Decision '08: The liberal media strikes back
So it shouldn't be surprising that the majority of lead TV protagonists often embody a more liberal point of view. But does that make them great characters? You be the judge.
Here are our picks for the Democratic TV character primary. (Voting is still open for the Republican primary, by the way. Just click here and break the current tie between Cartman and Alex P. Keaton!)
Candidate #1: Carrie Bradshaw, "Sex and the City"
Carrie Bradshaw may know good sex, but what’s her favorite position on politics? Ms. Bradshaw — who famously refused to, er, “shower” a politician-boyfriend would probably vote for the party of J.F.K because she appreciates Jackie O’s style. In this post-woman’s lib world, Carrie’s old-fashioned romanticism and political apathy don’t strike true with old-school feminists, but there’s no chance this single (now married) gal would approve of abstinence-only education. (I’m betting, though, that Mr. Big is probably a member of the Grand Olde Party). Carrie, played by Sarah Jessica Parker, probably would have been convinced by fellow liberal Miranda to vote for Hillary Clinton, but there’s no doubt she’d support the Democratic nominee. After all, she’s pro-choice, pro-rent control and pro-spending. If that isn’t the hallmark of a Dem, what is?
Candidate #2: Cliff Huxtable, "The Cosby Show"
Now we didn’t just pick our next candidate because it just so happens we have the first black presidential candidate. In many ways, Cliff Huxtable and the Huxtable clan depict a Reagan-tastic vision of nuclear family values, but the continuous theme that Cliff and Claire promote in their household is one of love and tolerance. Hippies if we ever saw 'em. First of all, Cliff’s a feminist. He’s a gynecologist/obstetrician who clearly doesn’t wear the pants in the house and he's OK with that. Although Cliff isn’t a fan of spending money — in fact, he’s notoriously stingy when his children ask for more — he pushes all his children to attend college and expects them to. Then there’s the obvious point that he participated in the 1963 March on Washington and never fails to remind his brood what his generation had to fight to attend college, vote and become equals. Cliff’s a blue-dog Democrat, a fiscal conservative whose social values lean left.
Candidate #3: Roseanne Connor, "Roseanne"
Blue collar? Check. Lower middle class? Check. Delusions of winning the lottery for an entire painful season? Unfortunately, check. Roseanne Connor and family reflected an America most people were familiar with, but had never seen presented to them on their TV screens. Two working parents, money problems, family fighting, loose-meat sandwiches — it all added up to one of the most realistic sitcoms ever produced. The Connors dealt with everyday social issues like alcoholism, teen pregnancy, domestic abuse, and never sugar-coated it. Over the course of nine seasons — eight if you don't count that surreal lottery season — Roseanne quit one job over a dispute with management, took odd jobs here and there to pay bills, and opened two small businesses. And through it all, she never lost her ability to speak her mind, making her one of the first lead female characters to be able to express herself without caring about what anyone thinks.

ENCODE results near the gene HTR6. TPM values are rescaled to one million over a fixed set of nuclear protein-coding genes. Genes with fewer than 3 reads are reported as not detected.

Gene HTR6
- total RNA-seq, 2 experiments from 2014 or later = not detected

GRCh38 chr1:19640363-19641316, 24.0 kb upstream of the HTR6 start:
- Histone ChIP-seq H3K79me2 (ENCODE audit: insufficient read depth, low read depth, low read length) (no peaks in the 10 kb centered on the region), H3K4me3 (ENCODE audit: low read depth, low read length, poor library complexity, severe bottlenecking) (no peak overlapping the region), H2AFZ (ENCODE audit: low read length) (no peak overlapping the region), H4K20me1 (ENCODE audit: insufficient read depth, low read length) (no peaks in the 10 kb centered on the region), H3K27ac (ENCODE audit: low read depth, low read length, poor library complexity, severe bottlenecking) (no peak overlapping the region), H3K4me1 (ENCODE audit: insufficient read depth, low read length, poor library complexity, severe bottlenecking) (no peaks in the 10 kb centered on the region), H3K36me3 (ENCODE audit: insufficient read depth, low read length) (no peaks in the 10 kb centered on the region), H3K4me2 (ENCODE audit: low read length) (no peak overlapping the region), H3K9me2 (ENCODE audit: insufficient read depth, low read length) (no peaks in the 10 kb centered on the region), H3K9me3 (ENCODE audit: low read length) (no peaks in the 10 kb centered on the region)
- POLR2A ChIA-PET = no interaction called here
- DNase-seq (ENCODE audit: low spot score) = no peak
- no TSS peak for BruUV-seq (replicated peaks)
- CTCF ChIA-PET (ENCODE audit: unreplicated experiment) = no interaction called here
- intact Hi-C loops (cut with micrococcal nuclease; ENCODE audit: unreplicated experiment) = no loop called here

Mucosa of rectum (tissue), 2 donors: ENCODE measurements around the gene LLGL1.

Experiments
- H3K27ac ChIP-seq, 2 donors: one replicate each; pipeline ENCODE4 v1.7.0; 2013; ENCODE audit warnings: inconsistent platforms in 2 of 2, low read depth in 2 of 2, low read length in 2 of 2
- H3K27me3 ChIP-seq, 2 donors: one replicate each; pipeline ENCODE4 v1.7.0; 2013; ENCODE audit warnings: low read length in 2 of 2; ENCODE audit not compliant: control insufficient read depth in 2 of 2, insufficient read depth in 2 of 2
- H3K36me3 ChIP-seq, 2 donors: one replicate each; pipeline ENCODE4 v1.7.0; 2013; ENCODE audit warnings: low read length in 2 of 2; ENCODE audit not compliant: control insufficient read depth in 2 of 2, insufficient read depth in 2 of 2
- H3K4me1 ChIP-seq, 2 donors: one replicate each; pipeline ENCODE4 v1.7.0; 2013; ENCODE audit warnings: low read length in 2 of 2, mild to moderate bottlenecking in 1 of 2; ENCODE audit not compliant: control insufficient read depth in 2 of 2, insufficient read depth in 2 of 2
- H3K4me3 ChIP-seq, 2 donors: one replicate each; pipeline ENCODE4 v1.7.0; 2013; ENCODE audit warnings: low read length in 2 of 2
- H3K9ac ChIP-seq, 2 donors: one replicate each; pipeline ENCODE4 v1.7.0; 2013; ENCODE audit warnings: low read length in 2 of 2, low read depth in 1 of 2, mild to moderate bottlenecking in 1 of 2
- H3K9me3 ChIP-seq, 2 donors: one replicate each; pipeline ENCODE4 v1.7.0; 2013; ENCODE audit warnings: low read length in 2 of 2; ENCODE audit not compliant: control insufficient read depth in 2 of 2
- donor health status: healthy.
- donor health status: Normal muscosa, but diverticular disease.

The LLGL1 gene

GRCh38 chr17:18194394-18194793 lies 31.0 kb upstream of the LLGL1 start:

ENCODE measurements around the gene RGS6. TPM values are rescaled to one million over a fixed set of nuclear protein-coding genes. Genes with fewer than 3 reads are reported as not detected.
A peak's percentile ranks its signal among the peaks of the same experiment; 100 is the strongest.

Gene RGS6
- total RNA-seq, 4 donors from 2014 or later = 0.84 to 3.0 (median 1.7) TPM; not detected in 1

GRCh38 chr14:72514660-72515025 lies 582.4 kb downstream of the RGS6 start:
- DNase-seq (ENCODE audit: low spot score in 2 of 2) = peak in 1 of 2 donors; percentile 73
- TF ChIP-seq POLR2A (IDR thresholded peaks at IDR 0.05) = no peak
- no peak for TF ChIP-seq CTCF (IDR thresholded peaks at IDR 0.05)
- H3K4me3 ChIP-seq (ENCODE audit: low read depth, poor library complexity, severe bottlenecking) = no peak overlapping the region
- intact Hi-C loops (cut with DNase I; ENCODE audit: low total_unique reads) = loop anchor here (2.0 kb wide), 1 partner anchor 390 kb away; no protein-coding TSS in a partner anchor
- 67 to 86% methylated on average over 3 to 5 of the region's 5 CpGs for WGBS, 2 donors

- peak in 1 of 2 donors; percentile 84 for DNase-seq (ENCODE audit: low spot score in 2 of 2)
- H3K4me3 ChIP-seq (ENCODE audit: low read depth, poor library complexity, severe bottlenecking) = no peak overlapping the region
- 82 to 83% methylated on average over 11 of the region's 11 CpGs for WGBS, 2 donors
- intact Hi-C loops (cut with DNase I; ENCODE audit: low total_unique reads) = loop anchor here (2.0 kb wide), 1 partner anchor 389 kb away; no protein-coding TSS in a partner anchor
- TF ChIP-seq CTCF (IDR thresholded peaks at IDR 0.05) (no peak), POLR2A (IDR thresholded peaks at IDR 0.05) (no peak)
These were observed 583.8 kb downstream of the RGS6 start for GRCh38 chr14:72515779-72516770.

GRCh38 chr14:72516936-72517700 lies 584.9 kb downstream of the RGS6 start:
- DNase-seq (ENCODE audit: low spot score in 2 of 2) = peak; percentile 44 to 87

Candidate #4: Benjamin Franklin "Hawkeye" Pierce, "M*A*S*H"
Capt. Benjamin Franklin “Hawkeye” Pierce isn’t in the army for the food or the discipline. With his Hawaiian shirts, fondness for practical jokes and his love of moonshine gin, the boozy but good doctor from Crabapple Cove, Maine is the 4077th M*A*S*H unit’s very own anti-war peacenik. Drafted into the army medical corps, Hawkeye, played with easy-going charm by Alan Alda, has no love for chain-of-command. In fact, he writes a heartfelt letter to President Harry S. Truman (also a Democrat) complaining about the war and army bureaucracy. But he’s no morality police. Rarely does Hawkeye chide any of his married cohorts for cavorting in supply closets with the nurses — unless they happen to conflict with his own desires. Hawkeye is the independent Democrat who questions authority, deplores pointless violence and wants to peacefully (without any interference from the government or others) live his life.
Candidate #5: Murphy Brown, "Murphy Brown"
Long before she became political fodder for Republican Vice President Dan Quayle in a weird TV-meets reality world, Murphy Brown (the brilliant Candice Bergen) lovingly recalls getting maced at the 1968 Democratic National Convention in Chicago. The recovering alcoholic and television reporter’s love for Motown is only rivaled by her pleasure in skewering politicians on fake TV news show “FYI.” Difficult, sarcastic, troublesome and flawed, Murphy is the Mary Richards of the 1990s, if Mary had smoked a lot of pot and had a cranky muralist named Eldin living with her for almost a decade. Even without Quayle’s attack on her single momhood, Murphy’s do-it-for-the-small-guy and socially progressive attitudes on the show mark her as a hippie — er — Democrat. But it must be noted that Murphy is banned from both the Bush and the Clinton administrations — proof that reporters can be critical despite their personal political feelings.
Candidate #6: Homer Simpson, "The Simpsons"
We know what you're thinking: No way would Homer Simpson ever care about politics, let alone belong to a particular party. But we believe Homer would be a blue-stater (even if we still don't know which state he lives in) all the way, and we offer the following clip — from the series' upcoming annual Halloween episode — as evidence:
Next up: The third parties! Check back next week!
— Malavika Jagannathan, firstname.lastname@example.org, Adam Reinhard, email@example.com